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Iron Butterfly
It is the summer of 1982, just before the fall. The political campaign ad of It’s Morning in America has not yet aired, but the present era of cultural hedonism has already dawned. Against this backdrop, Edward Bennett is the All-American son of a mother who emigrated from Italy and a first-generation Italian American father. Edward has it all: good looks, pedigree, and the financial fruits of his father’s business empire. As he readies for his junior year abroad in London, however, something feels amiss. He does not understand the overprotectiveness of his mother, Marie. He vows to solve the puzzle by finding her native town in southern Italy that she herself has refused to revisit. Ultimately, the journey triggers Marie’s suppressed memory of her cruel beginning, which she and her family can either confront or continue to deny. Iron Butterfly is the second installment of The Mezzogiorno Trilogy. The series recounts the upwardly mobile odyssey of a fictional New American family in the 1980s, the Bennetts. Iron Butterfly precedes in its entirety the already critically acclaimed The Autumn Crush, the saga of the arraignment and capital murder trial of Edward’s father, due to be re-released in 2022. The third in the trilogy, Sarapiquí, will be launched in 2023, telling the story of how in the wake of his father’s trial, Edward inherits a cattle ranch in the rainforests of Costa Rica where he struggles with his fidelity and his faith. As a postscript to Iron Butterfly, the reader is treated to a third-party commentary that psychoanalyzes what the work reveals about the author.
Pulsing with feeling, haunted by the past, Anselmi’s novel—the second in a trilogy charting one Italian-American family’s journey in the 1980s U.S.—finds a young man confronting the mysteries of his immigrant mother’s youth. Edward “Edge” Bennett, a student at the dawn of the Reagan era, flies to London to study economics, leaving behind the States and a mother, Marie, who weeps if he gets home an hour late. On spring break in Italy, Edward visits Marie’s remote hometown, despite her insistence that he shouldn’t. In the dusty village Edward discovers he knows little of his mother’s past, though he turns up clues that she must have faced significant trauma as a child. Later, back in the U.S., Marie jolts the family with her story.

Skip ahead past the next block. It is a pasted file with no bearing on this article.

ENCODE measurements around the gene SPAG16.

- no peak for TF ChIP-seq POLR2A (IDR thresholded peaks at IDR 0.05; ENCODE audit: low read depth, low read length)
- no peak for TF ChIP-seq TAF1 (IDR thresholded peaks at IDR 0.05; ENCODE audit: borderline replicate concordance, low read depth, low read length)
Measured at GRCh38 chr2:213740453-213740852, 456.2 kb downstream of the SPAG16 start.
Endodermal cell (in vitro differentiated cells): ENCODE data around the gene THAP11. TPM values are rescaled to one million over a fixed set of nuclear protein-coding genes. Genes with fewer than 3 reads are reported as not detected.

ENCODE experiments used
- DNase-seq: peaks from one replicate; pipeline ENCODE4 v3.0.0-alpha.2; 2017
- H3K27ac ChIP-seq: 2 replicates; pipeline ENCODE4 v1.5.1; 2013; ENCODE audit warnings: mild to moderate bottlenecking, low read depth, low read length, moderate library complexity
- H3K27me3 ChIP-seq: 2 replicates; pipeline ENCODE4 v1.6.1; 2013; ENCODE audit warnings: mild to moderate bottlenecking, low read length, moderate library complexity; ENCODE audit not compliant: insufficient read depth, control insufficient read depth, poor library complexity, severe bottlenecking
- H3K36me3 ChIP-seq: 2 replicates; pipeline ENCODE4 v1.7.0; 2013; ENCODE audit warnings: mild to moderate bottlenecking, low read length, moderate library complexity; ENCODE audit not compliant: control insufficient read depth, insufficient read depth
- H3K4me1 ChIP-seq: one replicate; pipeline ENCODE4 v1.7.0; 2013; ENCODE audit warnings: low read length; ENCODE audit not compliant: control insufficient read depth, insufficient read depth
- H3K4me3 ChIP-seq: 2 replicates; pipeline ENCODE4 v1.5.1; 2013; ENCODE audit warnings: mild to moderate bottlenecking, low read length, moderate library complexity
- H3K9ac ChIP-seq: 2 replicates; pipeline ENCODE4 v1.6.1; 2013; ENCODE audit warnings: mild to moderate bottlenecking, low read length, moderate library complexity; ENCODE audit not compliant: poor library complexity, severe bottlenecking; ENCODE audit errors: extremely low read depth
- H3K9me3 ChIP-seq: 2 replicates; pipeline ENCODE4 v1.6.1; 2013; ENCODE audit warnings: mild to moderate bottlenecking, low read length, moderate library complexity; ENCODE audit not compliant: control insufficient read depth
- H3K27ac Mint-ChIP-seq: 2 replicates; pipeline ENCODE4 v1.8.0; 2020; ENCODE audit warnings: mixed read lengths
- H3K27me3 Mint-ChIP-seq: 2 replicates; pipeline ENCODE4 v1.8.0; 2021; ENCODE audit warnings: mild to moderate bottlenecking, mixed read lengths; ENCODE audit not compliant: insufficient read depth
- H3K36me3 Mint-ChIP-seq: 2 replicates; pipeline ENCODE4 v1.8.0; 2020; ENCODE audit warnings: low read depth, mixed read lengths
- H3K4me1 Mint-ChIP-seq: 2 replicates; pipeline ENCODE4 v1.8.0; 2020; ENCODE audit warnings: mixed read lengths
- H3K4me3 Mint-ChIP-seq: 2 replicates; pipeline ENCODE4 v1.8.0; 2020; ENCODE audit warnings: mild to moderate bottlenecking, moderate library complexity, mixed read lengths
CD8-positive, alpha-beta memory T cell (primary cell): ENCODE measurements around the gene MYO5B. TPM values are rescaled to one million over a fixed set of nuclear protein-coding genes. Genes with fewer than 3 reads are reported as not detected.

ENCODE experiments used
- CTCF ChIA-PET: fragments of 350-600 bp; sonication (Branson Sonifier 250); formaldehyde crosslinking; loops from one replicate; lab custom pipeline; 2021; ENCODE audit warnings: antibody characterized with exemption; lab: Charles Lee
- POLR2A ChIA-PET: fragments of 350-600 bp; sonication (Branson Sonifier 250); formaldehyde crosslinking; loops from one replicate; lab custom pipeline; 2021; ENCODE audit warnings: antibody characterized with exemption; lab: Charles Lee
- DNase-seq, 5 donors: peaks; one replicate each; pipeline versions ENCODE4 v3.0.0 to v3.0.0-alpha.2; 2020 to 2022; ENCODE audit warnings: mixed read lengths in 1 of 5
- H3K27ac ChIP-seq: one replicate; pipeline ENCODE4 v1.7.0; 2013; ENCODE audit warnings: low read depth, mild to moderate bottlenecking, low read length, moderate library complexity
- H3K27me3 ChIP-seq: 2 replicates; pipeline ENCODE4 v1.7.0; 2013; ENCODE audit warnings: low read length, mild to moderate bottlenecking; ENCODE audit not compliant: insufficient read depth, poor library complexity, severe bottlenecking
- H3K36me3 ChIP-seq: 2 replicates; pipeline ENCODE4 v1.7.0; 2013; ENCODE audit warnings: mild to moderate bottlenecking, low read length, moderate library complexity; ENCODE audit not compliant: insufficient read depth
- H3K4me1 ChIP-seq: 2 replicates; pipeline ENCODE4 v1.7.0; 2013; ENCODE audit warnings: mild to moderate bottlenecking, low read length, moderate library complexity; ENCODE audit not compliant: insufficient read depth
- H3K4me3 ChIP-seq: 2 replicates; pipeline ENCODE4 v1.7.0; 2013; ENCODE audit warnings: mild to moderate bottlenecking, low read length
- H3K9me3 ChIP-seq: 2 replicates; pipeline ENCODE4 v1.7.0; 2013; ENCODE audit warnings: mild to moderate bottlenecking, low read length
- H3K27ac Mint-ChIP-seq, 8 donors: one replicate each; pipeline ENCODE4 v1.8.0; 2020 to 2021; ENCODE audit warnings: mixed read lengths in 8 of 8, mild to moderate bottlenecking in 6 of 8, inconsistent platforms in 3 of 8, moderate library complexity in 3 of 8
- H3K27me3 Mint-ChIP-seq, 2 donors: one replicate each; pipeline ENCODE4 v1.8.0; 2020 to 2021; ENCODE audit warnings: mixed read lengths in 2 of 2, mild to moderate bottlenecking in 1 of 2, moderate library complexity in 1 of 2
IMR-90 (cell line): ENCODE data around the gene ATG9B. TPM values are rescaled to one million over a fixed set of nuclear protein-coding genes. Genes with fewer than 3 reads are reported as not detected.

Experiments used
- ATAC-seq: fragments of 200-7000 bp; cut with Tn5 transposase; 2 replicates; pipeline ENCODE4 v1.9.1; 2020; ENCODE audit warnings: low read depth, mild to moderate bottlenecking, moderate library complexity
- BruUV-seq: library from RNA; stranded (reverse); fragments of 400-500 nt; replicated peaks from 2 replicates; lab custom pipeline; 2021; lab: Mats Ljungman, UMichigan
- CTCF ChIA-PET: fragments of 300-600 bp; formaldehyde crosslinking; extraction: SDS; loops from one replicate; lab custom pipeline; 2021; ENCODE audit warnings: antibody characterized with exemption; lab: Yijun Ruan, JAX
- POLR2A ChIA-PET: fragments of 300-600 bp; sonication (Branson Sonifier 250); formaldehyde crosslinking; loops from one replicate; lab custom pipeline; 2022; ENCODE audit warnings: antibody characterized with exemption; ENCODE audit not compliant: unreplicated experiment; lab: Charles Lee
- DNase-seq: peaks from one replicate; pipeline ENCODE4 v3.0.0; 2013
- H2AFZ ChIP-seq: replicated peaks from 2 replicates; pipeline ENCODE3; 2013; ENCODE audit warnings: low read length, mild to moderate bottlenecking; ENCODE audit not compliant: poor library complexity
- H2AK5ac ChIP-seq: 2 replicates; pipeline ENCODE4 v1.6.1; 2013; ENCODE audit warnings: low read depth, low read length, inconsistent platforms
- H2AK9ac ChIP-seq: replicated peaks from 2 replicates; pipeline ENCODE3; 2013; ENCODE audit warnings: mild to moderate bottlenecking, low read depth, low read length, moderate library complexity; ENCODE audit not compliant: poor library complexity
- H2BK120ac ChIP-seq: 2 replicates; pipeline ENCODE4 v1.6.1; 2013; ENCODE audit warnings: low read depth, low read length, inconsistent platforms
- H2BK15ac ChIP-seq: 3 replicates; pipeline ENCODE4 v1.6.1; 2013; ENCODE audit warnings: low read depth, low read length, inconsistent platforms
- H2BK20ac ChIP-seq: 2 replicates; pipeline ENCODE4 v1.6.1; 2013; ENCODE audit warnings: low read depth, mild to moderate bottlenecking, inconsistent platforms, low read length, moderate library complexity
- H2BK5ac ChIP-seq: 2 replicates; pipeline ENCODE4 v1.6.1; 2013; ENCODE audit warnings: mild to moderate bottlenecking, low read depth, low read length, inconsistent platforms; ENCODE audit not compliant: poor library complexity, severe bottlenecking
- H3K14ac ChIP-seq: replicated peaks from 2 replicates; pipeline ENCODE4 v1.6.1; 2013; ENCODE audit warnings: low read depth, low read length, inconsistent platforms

Anselmi anchors the psychological inquiry in the bildungsroman, capturing Bennett’s chatty camaraderie with other students, his growing out of his illusions, and a pair of sexual encounters, one inconclusive and one not—and both laden with symbols connected to the story of his mother. The crisp, often lyric prose (in Rome, at the Forum, Edward “[relishes] its hues of conquest and faith”) tells the story with swiftness and power while always suggesting deeper meanings. While the themes and structure echo Faulkner, with urgent family secrets revealed to a young man over full chapters, Anselmi’s touch is light and inviting.

Occasional perspective shifts inside diminish the novel’s urgent focus, and early passages detailing Bennett’s relationships outside the family are so engaging that readers will likely be frustrated at those characters’ later absence. Marie’s tale of a childhood in a village occupied by the Nazis is harrowing but told with sensitivity. A final section, faintly reminiscent of Nabakov’s Pnin, finds a new character analyzing the novel itself through the lens of psychoanalysis, a revealing choice that highlights everything singular about Anselmi’s approach: Here’s rich, resonant fiction written with a welcome sense of play.

Takeaway: This lyric, incisive novel finds a young man discovering his immigrant mother’s harrowing past.

Great for fans of: Nino Ricci’s Where She Has Gone, Tina De Rosa’s Paper Fish.

Production grades
Cover: B+
Design and typography: A
Illustrations: N/A
Editing: A-
Marketing copy: A-